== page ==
Tuesday, June 22, 2010

Posted by Laurel Garver on Tuesday, June 22, 2010 20 comments
Quick question of the day: have you or will you use comparison books in your query letter?

What if it's extremely difficult to find a few apt comparisons? I think my work is a little bit like about six current YA authors, but not strongly like any one or two. My approach and themes and plot are most similar to Susan Howatch, whose adult literary/mainstream crossover Starbridge series books were huge bestsellers in the early 1990s. But would most agents care or be the least bit excited by the prospect of someone writing Howatch-like stories for teens? Is this comparison too dated? Or does the fact of her enormous commercial success bolster my chances?

Would it be most wise to leave this part out of the query, since it could confuse rather than clarify?

Opinions?

20 comments:

  1. I'd use either YA comparisons, or none at all. It might come across as not knowing your genre if you put an adult writer.

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  2. I think you're on the right path. If you reference books that aren't popular now you might date yourself, and it's essential not to do that in a teen book query. I'm not a fan of comparisons in general, only because you don't know if that agent might hate the very books you're referencing and wouldn't want to represent them. Just my two cents :).

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  3. Good debate. I wonder about this, too. I go back and forth. Look forward to hear what everyone says. :)

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  4. I don't think I will put comparisons in my letter, but I will query the agents of authors I think are similar to me - although it is so hard to know 'who' I am like!

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  5. I wouldn't make any comparisons if I were you unless the agent states that this is a part of their criteria. :o)

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  6. That’s a good question. After reading the comments here too I think I’m leaning for not using comparisons.

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  7. Personally, I chose not to compare my book to anything else. My query was already a little on the long side, and there really wasn't a good place to squeeze it in so it was just easier to leave it out. And my query had a 50% request rate, so do with that what you will. :)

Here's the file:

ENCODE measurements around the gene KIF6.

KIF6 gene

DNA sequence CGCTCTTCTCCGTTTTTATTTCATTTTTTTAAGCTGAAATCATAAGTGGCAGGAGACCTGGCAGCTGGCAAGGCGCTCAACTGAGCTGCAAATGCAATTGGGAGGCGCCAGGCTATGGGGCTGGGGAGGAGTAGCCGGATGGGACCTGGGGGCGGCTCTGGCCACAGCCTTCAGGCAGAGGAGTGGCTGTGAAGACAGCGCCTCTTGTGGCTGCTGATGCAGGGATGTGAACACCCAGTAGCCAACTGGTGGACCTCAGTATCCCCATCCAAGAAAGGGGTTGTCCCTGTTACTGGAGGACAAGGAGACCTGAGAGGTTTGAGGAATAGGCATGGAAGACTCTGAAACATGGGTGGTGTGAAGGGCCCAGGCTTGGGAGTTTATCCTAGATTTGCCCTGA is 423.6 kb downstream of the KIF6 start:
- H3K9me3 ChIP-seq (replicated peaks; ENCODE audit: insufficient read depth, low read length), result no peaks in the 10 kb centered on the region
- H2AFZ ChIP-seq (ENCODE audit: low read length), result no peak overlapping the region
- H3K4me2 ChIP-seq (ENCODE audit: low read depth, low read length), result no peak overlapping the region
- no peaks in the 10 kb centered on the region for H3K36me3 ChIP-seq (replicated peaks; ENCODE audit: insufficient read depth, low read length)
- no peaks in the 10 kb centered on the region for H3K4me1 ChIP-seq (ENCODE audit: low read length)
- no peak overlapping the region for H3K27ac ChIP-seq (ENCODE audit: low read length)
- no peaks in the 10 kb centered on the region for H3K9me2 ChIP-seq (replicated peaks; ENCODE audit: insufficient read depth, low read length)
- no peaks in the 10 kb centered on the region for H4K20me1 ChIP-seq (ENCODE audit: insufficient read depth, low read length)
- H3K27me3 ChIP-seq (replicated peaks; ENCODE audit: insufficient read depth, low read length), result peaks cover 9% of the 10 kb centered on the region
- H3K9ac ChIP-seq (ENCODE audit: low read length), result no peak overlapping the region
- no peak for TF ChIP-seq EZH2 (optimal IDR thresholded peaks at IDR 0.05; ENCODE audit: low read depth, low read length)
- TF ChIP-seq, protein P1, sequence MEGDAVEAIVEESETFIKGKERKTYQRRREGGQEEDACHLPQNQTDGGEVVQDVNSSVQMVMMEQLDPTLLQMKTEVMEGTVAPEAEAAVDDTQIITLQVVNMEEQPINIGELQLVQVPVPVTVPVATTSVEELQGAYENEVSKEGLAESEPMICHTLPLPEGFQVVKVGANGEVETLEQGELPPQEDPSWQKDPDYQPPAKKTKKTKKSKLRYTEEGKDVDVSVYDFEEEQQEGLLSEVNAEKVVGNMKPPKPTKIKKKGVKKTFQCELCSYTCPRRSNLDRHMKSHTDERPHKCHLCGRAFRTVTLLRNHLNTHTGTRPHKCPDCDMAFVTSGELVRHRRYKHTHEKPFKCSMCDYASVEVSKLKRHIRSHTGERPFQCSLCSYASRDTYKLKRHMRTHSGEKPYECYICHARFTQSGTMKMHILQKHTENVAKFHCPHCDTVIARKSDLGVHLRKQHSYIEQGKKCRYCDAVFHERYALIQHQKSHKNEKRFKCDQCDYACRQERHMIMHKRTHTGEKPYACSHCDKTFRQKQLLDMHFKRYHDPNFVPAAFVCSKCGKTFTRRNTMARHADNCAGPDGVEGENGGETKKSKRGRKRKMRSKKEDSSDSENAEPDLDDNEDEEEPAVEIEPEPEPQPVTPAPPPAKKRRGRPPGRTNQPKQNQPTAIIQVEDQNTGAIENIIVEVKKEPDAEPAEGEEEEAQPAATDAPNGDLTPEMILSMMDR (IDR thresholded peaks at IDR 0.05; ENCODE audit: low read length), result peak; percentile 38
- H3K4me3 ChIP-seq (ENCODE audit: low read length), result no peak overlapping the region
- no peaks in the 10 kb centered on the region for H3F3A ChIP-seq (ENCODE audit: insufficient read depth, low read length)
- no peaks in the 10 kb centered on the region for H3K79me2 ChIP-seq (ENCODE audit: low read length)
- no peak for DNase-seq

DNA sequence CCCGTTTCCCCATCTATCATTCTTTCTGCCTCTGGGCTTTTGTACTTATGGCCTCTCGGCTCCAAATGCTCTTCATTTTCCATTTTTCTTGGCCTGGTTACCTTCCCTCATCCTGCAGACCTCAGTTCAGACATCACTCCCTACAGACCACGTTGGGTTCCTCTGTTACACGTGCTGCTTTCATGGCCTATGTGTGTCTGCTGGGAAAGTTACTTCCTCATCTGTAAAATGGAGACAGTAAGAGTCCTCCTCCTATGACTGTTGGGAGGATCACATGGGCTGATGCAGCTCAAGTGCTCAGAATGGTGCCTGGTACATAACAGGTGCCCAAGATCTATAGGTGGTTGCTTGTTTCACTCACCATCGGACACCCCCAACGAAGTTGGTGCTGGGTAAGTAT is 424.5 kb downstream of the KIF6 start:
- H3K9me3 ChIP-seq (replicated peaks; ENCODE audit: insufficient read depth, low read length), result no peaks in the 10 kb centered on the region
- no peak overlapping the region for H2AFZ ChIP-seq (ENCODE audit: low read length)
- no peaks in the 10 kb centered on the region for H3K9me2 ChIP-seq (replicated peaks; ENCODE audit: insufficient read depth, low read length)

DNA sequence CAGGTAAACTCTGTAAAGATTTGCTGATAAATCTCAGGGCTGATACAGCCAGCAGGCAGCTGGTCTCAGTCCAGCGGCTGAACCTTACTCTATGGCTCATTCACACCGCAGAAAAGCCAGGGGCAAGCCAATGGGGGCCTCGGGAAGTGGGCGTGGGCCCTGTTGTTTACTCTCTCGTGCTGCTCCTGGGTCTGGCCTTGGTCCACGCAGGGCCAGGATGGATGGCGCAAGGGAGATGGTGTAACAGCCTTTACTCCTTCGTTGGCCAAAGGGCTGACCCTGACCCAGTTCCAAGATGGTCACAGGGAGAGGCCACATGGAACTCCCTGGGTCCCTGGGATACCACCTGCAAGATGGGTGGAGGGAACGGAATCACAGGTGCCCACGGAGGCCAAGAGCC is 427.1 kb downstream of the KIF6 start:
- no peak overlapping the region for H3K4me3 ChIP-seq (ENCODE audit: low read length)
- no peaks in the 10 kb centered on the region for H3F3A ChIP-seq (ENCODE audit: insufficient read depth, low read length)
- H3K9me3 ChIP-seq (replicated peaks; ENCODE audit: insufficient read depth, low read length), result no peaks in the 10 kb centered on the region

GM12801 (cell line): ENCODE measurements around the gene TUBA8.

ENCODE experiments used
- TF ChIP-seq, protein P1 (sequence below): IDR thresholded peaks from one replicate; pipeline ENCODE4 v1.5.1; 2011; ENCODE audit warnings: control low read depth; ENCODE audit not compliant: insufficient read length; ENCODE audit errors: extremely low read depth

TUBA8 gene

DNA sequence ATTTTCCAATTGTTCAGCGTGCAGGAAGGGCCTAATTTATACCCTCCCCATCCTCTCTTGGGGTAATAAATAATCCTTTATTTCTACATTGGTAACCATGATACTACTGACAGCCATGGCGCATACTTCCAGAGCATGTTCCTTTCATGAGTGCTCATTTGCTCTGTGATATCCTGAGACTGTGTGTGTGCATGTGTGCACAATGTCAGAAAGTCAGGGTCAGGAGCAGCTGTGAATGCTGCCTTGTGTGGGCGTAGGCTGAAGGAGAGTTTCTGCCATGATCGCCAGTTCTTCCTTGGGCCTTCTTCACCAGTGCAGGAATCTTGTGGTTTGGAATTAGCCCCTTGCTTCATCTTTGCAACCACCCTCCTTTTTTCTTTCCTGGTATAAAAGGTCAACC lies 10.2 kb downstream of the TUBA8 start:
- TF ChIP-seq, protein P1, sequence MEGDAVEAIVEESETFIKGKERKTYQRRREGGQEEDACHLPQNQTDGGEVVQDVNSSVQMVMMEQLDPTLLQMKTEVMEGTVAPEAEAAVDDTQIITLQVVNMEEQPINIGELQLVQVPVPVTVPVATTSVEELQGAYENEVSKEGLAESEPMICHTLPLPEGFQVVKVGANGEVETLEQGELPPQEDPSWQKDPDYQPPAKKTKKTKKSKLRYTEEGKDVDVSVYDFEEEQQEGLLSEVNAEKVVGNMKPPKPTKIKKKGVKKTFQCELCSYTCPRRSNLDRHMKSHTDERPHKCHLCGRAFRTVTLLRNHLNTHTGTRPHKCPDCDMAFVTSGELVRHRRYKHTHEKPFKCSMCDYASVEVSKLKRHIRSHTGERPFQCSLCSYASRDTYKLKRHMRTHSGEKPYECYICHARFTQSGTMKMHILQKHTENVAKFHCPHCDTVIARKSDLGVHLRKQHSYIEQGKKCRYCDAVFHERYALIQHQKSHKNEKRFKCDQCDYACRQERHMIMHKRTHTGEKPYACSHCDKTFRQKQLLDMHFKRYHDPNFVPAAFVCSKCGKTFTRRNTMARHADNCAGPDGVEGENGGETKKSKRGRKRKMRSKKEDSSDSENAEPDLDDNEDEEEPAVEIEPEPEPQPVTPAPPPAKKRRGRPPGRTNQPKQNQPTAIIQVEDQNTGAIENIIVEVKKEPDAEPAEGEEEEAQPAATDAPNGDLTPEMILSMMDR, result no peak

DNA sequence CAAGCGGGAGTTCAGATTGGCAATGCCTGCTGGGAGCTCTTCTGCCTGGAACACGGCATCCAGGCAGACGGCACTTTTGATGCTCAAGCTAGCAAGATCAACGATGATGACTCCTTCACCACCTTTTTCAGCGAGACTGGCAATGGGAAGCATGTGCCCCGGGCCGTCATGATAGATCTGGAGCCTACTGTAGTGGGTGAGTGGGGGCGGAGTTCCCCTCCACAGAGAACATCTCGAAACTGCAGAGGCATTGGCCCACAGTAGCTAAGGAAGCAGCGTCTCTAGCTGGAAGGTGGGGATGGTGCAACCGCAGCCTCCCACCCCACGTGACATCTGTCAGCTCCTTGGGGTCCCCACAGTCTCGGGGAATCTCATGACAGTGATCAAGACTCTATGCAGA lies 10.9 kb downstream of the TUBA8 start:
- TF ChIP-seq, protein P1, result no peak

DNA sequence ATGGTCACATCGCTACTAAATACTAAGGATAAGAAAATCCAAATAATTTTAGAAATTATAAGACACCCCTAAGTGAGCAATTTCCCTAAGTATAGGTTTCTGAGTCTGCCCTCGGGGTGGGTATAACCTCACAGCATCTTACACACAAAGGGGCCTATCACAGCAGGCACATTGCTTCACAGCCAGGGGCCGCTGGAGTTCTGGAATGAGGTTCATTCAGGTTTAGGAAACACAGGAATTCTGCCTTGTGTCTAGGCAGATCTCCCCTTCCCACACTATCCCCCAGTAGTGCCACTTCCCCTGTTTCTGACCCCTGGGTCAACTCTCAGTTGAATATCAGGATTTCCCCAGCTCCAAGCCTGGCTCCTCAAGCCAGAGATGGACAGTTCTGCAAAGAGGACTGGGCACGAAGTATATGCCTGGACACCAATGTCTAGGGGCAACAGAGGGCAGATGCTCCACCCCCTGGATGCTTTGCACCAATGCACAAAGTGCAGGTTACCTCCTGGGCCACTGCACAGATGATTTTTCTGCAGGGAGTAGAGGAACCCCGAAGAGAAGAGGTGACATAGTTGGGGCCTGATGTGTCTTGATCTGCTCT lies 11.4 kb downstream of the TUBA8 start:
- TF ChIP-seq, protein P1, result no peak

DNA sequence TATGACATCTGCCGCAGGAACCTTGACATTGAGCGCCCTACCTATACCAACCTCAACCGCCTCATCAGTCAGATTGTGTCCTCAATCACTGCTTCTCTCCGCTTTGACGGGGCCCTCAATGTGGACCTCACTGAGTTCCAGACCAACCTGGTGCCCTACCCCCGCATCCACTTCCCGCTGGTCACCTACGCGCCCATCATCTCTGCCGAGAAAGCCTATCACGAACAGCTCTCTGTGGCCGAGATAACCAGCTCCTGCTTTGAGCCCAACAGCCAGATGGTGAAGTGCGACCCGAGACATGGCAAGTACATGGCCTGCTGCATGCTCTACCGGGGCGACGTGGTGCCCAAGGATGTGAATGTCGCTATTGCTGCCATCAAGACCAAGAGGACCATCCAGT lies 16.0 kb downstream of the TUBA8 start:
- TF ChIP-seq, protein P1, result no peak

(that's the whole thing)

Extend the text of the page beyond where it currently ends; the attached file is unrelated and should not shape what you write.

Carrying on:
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  8. That's a tough one. Most of us think of our work as our own, not like someone else's. I tried to come up with a couple and did but wasn't sure about it. I would definitely not use authors from other genres.

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  9. A couple of times, I've heard advice to compare books. But they're not supposed to be books that are too big (Harry Potter) or too obscure. And you're still explain how your book stands out. I've decided to drop it from my queries. When blogs like Chuck Sambuchino's post query letter that landed agents, I've never seen book comparisons.

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  10. It could help to say you book would appeal to readers of such and such a book, just to give it context.

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  11. I do not use comparisons in my query. But, when I went to a writer's conference, I attended a session on face to face pitches by Kim Lionetti from Bookends. And she said to know what author your work is similar to. And when I sat with her for my pitch session, she sure did ask me. So glad I had actually given it some thought. Would felt real dumb if I didn't have an answer!

    So...I think it's good to know who you compare to...but it might not be necessary to say it in the query. Your best bet is to read each agent's submission guidelines and see what they want in the query.

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  12. Nope I won't. I'm advertising my own book as something fantastic and new and i don't want it compared to an already existing book.

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  13. Honestly, I don't really plan on comparing, but I'm so far being ready to query that it is a little early for me to say I've formed a solid yes or no opinion on the matter.

    Sorry I haven't commented on your blog for so long! I've missed you. For some reason, I had 11 unread Laurel-items in my reader. I always feel like I want to savor your juicy posts -- read them when I have peace and quiet and uninterrupted time. (That NEVER happens, and the baby isn't even here yet!!) I'll be catching up soon. Look for some comments on week-old posts. :)